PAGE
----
Using glib.py and gobject.py GDB scripts

Some time ago, Alexander Larson blogged about using gdb python macros when debugging Glib and GObject projects. I’ve wanted to try those for ages, so I spent part of the week-end looking at what you could do with the new python enabled GDB, result: quite a lot of neat stuff!

Let’s start by making the script that now comes with glib work on stock gdb 7.0 and 7.1 (ie not the archer branch that contains more of the python work). If those two scripts don’t work for you yet (because your distribution is not packaging them, or is packaging a stock gdb 7.0. 7.1), here are a few hints you can follow:

  • glib’s GDB macros rely on GDB’s auto-load feature, ie, every time GDB load a library your program uses, it’ll look for a corresponding python script to execute:
open("/lib/libglib-2.0.so.0.2200.4-gdb.py", O_RDONLY)
open("/usr/lib/debug/lib/libglib-2.0.so.0.2200.4-gdb.py", O_RDONLY)
open("/usr/share/gdb/auto-load/lib/libglib-2.0.so.0.2200.4-gdb.py", O_RDONLY)

Some distributions have decided not to ship glib’s and gobject’s auto-load helpers, if you are in that case, you’d need to load gobject.py and glib.py by hand. For that purpose I’ve added a small python command in my ~/.gdbinit:

import os.path
import sys
import gdb

# Update module path.
dir = os.path.join(os.path.expanduser("~"), ".gdb")
if not dir in sys.path:
    sys.path.insert(0, dir)

class RegisterCommand (gdb.Command):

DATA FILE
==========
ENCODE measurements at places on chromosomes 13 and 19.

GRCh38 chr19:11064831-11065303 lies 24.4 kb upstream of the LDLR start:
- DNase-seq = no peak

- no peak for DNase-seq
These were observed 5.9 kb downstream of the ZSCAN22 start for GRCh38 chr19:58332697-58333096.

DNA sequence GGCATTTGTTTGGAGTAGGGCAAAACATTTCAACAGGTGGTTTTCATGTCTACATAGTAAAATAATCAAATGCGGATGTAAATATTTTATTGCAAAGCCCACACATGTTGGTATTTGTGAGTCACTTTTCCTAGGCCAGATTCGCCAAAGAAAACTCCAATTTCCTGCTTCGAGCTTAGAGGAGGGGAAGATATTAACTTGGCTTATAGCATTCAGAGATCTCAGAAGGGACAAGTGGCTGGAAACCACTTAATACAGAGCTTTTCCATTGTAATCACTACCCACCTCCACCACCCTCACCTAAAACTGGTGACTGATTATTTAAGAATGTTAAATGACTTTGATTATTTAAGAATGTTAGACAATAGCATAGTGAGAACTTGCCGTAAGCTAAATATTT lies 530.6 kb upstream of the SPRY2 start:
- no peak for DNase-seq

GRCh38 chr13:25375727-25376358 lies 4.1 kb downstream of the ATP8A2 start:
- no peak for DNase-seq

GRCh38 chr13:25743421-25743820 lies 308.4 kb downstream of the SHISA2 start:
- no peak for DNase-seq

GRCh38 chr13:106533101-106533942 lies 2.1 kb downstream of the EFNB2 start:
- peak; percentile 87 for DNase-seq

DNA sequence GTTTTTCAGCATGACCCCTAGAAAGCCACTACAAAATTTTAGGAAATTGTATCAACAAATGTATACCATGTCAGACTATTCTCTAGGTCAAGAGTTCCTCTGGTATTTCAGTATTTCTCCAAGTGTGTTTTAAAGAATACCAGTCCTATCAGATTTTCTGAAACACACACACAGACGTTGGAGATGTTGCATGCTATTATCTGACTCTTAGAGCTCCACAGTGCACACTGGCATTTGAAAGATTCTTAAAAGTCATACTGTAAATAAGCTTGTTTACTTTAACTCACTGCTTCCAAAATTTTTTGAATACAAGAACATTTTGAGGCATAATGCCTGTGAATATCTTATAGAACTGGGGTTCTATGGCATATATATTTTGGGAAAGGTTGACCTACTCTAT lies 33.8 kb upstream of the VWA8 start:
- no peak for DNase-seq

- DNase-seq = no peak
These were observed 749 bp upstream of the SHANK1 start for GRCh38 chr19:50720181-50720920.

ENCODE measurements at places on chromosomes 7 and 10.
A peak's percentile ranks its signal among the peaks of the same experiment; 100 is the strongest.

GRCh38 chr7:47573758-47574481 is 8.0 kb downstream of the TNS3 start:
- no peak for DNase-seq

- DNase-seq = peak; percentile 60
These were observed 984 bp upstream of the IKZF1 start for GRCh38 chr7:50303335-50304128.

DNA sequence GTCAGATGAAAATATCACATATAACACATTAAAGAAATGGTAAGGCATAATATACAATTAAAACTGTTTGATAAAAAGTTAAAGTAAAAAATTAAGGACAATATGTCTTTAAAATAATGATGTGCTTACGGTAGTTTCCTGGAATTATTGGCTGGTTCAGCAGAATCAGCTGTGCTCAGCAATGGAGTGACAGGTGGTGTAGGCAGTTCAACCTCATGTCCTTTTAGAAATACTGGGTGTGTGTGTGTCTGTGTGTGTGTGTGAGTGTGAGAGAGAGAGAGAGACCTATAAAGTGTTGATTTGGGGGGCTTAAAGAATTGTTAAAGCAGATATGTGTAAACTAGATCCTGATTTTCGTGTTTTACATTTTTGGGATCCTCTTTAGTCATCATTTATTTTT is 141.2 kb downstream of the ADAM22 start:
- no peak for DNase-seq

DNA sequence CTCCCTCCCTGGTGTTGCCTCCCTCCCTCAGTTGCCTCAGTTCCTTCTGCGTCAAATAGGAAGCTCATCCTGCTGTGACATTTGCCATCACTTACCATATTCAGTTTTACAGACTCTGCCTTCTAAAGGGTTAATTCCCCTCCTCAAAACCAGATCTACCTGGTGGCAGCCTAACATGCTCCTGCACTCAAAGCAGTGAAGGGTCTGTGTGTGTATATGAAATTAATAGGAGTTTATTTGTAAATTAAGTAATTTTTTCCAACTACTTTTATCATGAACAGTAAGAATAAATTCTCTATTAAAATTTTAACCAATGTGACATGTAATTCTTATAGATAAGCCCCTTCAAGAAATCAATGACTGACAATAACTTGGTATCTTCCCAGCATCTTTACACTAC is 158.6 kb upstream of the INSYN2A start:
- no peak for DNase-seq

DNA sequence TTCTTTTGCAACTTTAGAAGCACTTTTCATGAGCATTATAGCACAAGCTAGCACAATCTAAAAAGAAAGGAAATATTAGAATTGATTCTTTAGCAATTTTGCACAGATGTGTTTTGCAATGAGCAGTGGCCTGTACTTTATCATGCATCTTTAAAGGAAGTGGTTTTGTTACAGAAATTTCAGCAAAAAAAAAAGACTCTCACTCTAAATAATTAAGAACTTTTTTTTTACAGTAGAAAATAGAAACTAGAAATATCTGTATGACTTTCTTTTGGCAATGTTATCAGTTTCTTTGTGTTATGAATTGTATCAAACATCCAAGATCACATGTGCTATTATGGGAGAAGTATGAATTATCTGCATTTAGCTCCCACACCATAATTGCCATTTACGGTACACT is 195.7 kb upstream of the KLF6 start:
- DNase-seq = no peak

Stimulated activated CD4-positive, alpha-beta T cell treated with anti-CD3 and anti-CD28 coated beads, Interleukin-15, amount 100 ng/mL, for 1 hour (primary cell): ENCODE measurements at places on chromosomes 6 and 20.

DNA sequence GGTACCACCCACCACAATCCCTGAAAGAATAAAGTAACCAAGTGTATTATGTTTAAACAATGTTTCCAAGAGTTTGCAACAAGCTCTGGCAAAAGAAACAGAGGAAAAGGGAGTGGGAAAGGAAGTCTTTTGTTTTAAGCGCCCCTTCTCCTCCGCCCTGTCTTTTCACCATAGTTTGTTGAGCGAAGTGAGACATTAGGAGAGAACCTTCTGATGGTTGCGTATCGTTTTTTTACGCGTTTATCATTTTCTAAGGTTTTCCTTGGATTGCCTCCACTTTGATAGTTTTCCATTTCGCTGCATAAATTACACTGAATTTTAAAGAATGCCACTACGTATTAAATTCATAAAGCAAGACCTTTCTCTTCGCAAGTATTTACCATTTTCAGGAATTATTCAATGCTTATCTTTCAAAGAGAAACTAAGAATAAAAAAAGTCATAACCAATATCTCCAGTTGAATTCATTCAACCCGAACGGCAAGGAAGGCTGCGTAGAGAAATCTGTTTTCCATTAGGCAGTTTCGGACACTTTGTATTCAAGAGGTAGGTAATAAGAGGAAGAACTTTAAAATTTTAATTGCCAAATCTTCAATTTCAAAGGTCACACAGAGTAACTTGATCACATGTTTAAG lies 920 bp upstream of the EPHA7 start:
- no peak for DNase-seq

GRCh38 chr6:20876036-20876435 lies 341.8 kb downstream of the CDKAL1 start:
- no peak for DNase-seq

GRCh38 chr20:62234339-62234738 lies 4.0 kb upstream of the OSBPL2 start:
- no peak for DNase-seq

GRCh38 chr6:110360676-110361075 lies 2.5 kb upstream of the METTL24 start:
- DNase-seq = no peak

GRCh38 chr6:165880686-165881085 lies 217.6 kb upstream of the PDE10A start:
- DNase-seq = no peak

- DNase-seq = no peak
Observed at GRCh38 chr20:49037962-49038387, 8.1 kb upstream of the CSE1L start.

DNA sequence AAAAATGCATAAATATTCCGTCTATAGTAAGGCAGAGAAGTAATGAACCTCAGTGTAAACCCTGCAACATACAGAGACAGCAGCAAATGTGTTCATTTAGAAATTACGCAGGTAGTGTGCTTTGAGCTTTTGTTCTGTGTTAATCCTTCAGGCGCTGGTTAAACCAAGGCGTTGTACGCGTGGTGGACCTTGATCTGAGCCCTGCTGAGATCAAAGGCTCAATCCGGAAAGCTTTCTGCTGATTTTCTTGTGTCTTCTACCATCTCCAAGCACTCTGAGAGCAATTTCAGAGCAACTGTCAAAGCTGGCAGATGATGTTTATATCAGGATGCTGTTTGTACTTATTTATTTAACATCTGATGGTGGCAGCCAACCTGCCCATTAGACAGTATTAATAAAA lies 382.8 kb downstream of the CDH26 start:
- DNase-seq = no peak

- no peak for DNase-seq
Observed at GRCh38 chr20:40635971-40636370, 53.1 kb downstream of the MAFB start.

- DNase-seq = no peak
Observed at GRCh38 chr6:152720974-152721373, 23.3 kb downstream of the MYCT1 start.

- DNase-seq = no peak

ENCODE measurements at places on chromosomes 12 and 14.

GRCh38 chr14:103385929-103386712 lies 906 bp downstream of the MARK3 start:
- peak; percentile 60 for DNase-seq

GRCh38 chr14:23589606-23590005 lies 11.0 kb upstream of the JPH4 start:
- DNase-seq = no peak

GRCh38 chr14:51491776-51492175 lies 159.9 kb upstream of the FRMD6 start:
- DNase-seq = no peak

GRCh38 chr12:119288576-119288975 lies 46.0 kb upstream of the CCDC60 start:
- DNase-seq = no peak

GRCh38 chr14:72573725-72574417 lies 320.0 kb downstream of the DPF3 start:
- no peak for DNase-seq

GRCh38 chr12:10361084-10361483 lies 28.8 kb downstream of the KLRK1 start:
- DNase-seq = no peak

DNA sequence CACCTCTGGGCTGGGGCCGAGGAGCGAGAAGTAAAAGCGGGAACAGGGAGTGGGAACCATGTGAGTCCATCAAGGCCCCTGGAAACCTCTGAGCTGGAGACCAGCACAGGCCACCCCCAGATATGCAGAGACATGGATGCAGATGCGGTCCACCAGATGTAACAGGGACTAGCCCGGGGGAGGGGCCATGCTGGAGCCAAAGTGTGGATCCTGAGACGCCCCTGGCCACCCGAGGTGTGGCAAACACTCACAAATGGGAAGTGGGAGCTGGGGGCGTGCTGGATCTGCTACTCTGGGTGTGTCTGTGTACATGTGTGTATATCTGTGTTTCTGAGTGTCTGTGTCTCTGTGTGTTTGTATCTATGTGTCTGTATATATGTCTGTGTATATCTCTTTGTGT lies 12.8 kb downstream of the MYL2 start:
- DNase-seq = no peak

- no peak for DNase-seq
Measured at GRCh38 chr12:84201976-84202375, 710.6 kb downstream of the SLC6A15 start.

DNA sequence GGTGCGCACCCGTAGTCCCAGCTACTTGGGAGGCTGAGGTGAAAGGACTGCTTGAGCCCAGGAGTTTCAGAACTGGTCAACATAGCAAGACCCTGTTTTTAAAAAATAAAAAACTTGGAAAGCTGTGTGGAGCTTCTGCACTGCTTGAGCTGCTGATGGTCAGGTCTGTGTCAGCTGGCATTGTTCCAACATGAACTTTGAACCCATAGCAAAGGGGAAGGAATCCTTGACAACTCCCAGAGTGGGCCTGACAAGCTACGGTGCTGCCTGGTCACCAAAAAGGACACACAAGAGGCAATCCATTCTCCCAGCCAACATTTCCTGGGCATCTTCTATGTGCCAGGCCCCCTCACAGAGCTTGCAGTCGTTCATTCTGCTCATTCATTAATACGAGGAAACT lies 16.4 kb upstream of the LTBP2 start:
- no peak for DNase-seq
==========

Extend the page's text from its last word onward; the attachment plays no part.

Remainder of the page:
"""Register GLib and GObject modules"""

    def __init__ (self):
        super (RegisterCommand, self).__init__ ("gregister",
        gdb.COMMAND_DATA,
        gdb.COMPLETE_NONE)

def invoke (self, arg, from_tty):
    objects = gdb.objfiles ()
    for object in objects:
        if object.filename.find ("libglib-2.0.so.") != -1:
            from glib import register
            register (object)
        elif object.filename.find ("libgobject-2.0.so.") != -1:
            from gobject import register
            register (object)

RegisterCommand ()
end

What I do is put glib.py and gobject.py in a ~/.gdb directory and don’t forget to call gregister inside GDB (once gdb has loaded glib and gobject)

  • The scripts that are inside glib’s repository were written with the archer branch of gdb (which bring all the python stuff). Unfortunately stock GDB (7.0 and 7.1) does not have everything the archer gdb has. I have a couple of patches to fix that in the queue. Meanwhile you can grab them in my survival kit repository. This will disable the back trace filters as they are still not in stock GDB.

You’re all set! it’s time to enjoy pretty printing and gforeach. Hopefully people will join the fun at some point and add more GDB python macro goodness both inside glib and in other projects (for instance a ClutterActor could print its name).

int main (int argc, char **argv)
{
	glist = g_list_append (glist, "first");
	glist = g_list_append (glist, "second");

	return breeeaaak_oooon_meeeee ();
}

gives:

(gdb) b breeeaaak_oooon_meeeee
Breakpoint 1 at 0x80484b7: file glib.c, line 9.
(gdb) r
Starting program: /home/damien/src/test-gdb/glib
Breakpoint 1, breeeaaak_oooon_meeeee () at glib.c:9
9        return 0;
(gdb) gregister
(gdb) gforeach s in glistp: print ((char *)$s)
No symbol "glistp" in current context.
(gdb) gforeach s in glist: print ((char *)$s)
$2 = 0x80485d0 "first"
$3 = 0x80485d6 "second"

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